|Impact of hospital volume on the economic value of computer navigation for total knee replacement
|Slover JD, Tosteson AN, Bozic KJ, Rubash HE, Malchau H
This is a critical abstract of an economic evaluation that meets the criteria for inclusion on NHS EED. Each abstract contains a brief summary of the methods, the results and conclusions followed by a detailed critical assessment on the reliability of the study and the conclusions drawn.
The aim was to examine the impact of hospital volume on the cost-effectiveness of computer-assisted surgery (CAS) in elderly patients with end-stage arthritis of the knee, requiring total knee replacement. The authors concluded that CAS was cost-effective for centres with a high volume of joint replacements. Overall, the reporting was not comprehensive and caution is required when judging the validity of the authors' conclusions.
Type of economic evaluation
The aim was to examine the impact of hospital volume on the cost-effectiveness of computer-assisted surgery (CAS) in elderly patients with end-stage arthritis of the knee, requiring total knee replacement (TKR).
The two interventions were conventional TKR without computer navigation, and CAS.
This economic evaluation was based on a Markov model with a lifetime horizon. The authors reported that the perspective was that of the health care payer.
Most of the clinical data were derived from a selection of relevant sources, including Medicare databases. The inputs on revision rates were derived from a 5% systematic Medicare sample of eligible patients from 1997 to 2004. The age-specific mortalities were taken from US life tables. The death rates associated with the surgical procedure came from a study of 124,986 primary total knee arthroplasties and 11,726 revision knee arthroplasties found in the 2000 Medicare database. The primary endpoint was the reduction in revision rates with CAS compared with conventional TKR.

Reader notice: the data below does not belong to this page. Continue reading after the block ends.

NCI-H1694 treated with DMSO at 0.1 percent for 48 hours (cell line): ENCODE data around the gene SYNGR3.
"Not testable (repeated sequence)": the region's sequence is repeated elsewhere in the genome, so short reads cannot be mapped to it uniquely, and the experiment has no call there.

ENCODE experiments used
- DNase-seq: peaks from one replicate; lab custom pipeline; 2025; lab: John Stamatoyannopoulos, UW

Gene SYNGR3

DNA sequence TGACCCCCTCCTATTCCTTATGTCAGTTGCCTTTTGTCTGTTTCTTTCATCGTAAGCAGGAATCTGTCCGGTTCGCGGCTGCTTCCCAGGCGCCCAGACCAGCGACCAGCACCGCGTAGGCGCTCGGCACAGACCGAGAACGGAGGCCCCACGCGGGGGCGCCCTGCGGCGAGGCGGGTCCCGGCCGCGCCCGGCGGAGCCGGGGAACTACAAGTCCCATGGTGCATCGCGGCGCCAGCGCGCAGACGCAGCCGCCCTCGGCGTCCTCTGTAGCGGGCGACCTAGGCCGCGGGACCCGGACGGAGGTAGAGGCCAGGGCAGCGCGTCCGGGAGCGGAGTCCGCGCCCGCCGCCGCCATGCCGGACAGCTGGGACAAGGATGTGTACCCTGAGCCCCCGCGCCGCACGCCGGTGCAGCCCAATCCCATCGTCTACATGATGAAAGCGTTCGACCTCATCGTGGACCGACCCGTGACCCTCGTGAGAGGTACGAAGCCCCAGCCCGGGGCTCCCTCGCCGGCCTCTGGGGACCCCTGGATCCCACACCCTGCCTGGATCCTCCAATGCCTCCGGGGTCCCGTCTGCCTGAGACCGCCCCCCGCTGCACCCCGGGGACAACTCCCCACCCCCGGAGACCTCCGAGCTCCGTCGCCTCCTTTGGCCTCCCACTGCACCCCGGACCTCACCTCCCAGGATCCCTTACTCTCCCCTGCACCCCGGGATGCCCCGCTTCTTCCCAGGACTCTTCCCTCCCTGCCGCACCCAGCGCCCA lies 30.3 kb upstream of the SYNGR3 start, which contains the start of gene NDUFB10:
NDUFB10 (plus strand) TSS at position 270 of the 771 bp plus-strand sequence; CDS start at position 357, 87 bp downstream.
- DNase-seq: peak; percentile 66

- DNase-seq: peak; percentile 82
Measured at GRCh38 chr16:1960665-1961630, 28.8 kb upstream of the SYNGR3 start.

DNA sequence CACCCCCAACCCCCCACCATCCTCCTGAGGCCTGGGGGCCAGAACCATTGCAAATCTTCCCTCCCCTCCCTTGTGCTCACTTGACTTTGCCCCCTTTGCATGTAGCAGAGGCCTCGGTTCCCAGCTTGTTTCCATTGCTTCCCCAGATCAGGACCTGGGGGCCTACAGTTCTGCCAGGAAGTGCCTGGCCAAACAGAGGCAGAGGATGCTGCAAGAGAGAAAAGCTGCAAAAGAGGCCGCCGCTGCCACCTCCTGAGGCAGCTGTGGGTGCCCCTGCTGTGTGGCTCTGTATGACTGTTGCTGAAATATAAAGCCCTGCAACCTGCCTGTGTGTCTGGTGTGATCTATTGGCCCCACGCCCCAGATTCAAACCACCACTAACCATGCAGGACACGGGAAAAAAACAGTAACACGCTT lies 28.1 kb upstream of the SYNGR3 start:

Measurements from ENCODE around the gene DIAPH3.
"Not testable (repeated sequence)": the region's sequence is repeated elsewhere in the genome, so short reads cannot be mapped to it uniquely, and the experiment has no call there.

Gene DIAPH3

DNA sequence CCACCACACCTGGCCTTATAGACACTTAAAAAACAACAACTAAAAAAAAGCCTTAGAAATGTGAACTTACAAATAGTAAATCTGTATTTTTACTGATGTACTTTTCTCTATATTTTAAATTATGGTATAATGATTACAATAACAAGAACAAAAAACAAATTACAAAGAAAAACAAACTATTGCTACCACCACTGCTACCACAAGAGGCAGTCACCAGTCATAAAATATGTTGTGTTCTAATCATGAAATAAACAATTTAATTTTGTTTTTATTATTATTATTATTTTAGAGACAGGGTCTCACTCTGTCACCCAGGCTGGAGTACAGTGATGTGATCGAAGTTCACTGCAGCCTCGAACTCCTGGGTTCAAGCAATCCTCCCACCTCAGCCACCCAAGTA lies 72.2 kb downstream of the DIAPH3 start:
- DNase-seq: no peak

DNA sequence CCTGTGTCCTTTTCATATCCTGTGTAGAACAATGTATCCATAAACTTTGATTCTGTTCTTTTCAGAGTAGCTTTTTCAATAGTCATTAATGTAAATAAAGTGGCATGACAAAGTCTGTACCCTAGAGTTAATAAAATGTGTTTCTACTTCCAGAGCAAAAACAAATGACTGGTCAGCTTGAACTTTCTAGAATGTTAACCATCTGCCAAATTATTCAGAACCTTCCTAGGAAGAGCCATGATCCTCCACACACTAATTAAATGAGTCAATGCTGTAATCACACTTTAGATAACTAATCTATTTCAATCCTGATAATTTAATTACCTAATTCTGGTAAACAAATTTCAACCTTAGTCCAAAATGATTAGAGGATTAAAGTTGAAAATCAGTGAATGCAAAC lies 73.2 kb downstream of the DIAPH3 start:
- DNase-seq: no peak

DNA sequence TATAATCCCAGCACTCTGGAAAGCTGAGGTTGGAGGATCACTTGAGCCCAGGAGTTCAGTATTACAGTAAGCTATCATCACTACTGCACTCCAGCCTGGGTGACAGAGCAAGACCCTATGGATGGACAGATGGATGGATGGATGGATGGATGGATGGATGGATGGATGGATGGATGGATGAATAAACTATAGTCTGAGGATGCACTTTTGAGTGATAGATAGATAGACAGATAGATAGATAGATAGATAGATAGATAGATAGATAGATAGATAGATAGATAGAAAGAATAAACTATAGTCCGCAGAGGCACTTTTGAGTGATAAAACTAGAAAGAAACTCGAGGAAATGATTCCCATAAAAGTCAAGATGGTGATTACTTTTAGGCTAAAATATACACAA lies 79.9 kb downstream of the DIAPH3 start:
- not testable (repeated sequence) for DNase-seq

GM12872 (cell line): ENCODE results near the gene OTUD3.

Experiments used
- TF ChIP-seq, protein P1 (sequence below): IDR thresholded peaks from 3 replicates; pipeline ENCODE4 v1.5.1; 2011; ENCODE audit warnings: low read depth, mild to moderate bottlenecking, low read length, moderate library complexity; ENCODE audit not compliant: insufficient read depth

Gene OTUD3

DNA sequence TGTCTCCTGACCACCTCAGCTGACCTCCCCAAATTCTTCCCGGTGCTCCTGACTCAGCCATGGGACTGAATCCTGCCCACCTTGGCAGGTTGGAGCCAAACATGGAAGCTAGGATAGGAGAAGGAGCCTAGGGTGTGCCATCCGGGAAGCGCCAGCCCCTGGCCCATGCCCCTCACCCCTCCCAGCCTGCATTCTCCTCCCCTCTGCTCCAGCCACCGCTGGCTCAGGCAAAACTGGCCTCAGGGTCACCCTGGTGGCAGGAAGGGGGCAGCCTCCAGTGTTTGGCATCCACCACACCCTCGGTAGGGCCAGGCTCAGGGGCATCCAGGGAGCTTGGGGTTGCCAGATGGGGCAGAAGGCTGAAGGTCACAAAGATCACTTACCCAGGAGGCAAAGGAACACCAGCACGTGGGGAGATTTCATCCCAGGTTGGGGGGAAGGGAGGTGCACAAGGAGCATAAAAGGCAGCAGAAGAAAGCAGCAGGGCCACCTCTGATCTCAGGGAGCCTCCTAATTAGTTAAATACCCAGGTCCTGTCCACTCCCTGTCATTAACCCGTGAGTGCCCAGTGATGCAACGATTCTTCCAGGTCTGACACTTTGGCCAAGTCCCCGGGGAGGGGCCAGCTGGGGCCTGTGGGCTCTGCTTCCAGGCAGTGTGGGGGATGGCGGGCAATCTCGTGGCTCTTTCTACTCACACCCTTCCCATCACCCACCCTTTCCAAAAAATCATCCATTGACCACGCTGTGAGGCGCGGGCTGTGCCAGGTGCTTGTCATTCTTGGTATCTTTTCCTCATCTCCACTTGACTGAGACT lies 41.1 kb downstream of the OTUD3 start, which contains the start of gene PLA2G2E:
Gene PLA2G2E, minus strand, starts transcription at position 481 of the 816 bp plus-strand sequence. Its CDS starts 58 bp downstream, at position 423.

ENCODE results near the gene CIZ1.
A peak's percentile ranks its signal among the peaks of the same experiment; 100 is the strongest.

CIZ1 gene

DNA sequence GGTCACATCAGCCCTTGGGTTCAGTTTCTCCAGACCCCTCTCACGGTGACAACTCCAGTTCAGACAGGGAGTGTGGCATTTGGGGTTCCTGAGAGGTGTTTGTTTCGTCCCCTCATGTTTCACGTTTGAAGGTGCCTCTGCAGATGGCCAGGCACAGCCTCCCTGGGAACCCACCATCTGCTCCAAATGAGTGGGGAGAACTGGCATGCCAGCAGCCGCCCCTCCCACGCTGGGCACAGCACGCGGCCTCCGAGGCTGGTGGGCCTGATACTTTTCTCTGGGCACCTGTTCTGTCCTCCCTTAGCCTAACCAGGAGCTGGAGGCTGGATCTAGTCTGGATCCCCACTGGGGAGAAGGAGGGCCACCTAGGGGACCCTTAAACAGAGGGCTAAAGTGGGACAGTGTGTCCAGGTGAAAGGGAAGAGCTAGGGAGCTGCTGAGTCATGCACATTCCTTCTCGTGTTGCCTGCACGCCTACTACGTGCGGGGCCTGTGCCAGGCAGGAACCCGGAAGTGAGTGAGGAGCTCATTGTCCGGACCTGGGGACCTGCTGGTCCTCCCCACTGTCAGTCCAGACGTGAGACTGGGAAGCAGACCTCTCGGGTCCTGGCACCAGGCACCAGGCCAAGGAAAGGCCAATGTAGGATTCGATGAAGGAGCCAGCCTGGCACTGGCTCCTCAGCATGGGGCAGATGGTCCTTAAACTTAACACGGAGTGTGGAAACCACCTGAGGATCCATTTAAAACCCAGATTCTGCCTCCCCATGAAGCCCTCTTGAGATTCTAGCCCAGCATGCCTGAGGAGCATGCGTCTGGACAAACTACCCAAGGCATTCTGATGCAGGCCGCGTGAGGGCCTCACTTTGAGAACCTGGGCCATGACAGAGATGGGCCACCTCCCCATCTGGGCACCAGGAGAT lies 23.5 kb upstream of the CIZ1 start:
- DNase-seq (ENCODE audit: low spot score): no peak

Monetary benefit and utility valuations:
The utility values were derived from published data for joint arthroplasties, including a Swedish registry. No other details were reported on the instruments used to elicit patient preferences.
Measure of benefit:
Quality-adjusted life-years (QALYs) were the summary benefit measure and were discounted at an annual rate of 3%.
The economic analysis included the costs of primary and revision TKAs and computer navigation. These costs were derived from the Massachusetts General Hospital billing department and Diagnosis Related Groups. The costs of the navigation computer, computer software, and service contract were taken from the vendor. These costs were spread over the expected survival of the equipment and the software (five years). The data on resource consumption were not reported. All costs were in US dollars ($) and were discounted at an annual rate of 3%. The price year was 2007.
Analysis of uncertainty:
A two-way sensitivity analysis was undertaken to examine the relationships among number of cases per year, annual cost of computer navigation, revision rates, and cost-effectiveness of CAS.
The results focused on the relationship between hospital volume (number of cases per year) and cost-effectiveness in three typical centres of different sizes. CAS was cost-effective at a threshold of $50,000 per QALY, in centres where 250 arthroplasties were performed per year, if the annual revision rate was reduced by 2% per year over a 20-year period. In those performing 150 arthroplasties, it was cost-effective if the revision rate was reduced by 2.5% and, in those performing 25 arthroplasties, it was cost-effective if the rate was reduced by 13%.